More bad news for the Big T: The floormat issues just won’t go away, and Toyota has initiated or expanded its recalls to cover 2.17 million more Lexus and Toyota vehicles.
Earlier this month, the company was absolved of blame by NHTSA, which declared it found no fault with Toyota’s electronic throttle systems causing unintended acceleration. But apparently the floormats in some cars can still entrap gas pedals.
This is a big blow to a company whose U.S. market share dropped from 17 percent in 2009 to 15.3 percent last year. Company profits also declined—39 percent—to $1.1 billion in the last financial quarter. At the same time, GM announced yesterday that it earned $4.7 billion in 2010, its first profitable year since 2004.
In the present dog-eat-dog car world, reputation for quality counts more than ever. GM’s is on the upswing; Toyota’s just took another hit.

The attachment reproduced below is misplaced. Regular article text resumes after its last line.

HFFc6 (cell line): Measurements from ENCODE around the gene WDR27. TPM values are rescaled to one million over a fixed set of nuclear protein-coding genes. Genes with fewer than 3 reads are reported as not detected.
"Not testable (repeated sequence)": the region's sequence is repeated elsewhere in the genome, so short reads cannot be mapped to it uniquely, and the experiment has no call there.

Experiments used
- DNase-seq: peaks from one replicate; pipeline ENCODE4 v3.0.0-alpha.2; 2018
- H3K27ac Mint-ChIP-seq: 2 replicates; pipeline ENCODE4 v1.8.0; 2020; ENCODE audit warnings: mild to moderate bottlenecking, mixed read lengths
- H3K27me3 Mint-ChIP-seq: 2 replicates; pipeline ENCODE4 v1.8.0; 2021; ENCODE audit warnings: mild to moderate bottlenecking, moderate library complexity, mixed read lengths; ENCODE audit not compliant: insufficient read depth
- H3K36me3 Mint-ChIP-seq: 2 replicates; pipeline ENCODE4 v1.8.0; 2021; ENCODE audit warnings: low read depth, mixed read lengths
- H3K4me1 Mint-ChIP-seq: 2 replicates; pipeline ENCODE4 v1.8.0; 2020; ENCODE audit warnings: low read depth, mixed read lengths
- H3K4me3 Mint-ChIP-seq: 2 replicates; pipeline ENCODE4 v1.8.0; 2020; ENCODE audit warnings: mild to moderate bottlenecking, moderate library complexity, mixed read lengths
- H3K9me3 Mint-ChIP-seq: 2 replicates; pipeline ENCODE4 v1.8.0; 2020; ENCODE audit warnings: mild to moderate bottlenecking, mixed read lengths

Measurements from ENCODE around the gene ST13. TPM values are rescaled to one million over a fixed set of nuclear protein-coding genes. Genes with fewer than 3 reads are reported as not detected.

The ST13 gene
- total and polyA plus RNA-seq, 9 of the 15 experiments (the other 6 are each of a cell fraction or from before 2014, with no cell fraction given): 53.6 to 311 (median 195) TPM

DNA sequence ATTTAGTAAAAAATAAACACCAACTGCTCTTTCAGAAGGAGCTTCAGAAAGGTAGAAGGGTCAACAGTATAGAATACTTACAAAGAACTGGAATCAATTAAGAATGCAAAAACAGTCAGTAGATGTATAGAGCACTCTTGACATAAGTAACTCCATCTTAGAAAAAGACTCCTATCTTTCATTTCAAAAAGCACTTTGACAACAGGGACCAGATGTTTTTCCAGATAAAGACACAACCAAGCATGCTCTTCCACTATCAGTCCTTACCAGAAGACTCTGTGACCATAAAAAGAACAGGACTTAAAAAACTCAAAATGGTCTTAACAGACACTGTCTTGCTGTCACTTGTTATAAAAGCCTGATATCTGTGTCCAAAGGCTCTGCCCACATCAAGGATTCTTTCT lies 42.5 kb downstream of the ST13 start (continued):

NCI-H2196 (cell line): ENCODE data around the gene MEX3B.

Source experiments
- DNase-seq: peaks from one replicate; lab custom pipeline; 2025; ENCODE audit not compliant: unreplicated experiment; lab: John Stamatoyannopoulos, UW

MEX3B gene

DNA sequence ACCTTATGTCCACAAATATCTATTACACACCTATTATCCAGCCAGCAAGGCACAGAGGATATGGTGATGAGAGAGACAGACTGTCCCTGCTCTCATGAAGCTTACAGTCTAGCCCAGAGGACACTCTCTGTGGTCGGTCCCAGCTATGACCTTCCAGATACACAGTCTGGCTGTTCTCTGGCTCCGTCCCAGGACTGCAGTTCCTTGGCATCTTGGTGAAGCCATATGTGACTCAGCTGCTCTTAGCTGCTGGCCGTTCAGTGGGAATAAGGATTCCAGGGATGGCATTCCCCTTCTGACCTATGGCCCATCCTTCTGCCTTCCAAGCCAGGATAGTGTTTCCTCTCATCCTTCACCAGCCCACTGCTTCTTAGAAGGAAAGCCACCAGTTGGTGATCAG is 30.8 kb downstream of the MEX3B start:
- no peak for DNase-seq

But it seems that no company, in these quality/safety-conscious times, can afford to be lax about what they put on the street. Ford announced yesterday it was recalling 144,000 F-150 pickups, the company’s bread and butter, for an airbag flaw. But NHTSA asked Ford to recall some 1.3 million trucks, and the company’s action may or may not be sufficient to resolve the problem and appease the Feds.
Toyota learned its bitter lesson in the 15-million-odd recalls last year and the nearly $50 million it paid in fines. Ford seems to be rather behind the curve.
I think the public relations value, or impact, of these recalls on auto companies is very powerful and yet hard to measure. You can’t do it by sales or profits alone. If someone buys a Cruze instead of a Corolla, is it because the Cruze is perceived as a better car or because the buyer is worried about Toyota quality control?
All the focus groups in the world won’t provide dependable, predictable answers to those kinds of buyer-behavior questions.
Has Toyota quality taken yet another hit, or is the company showing that it’s on top of its problems?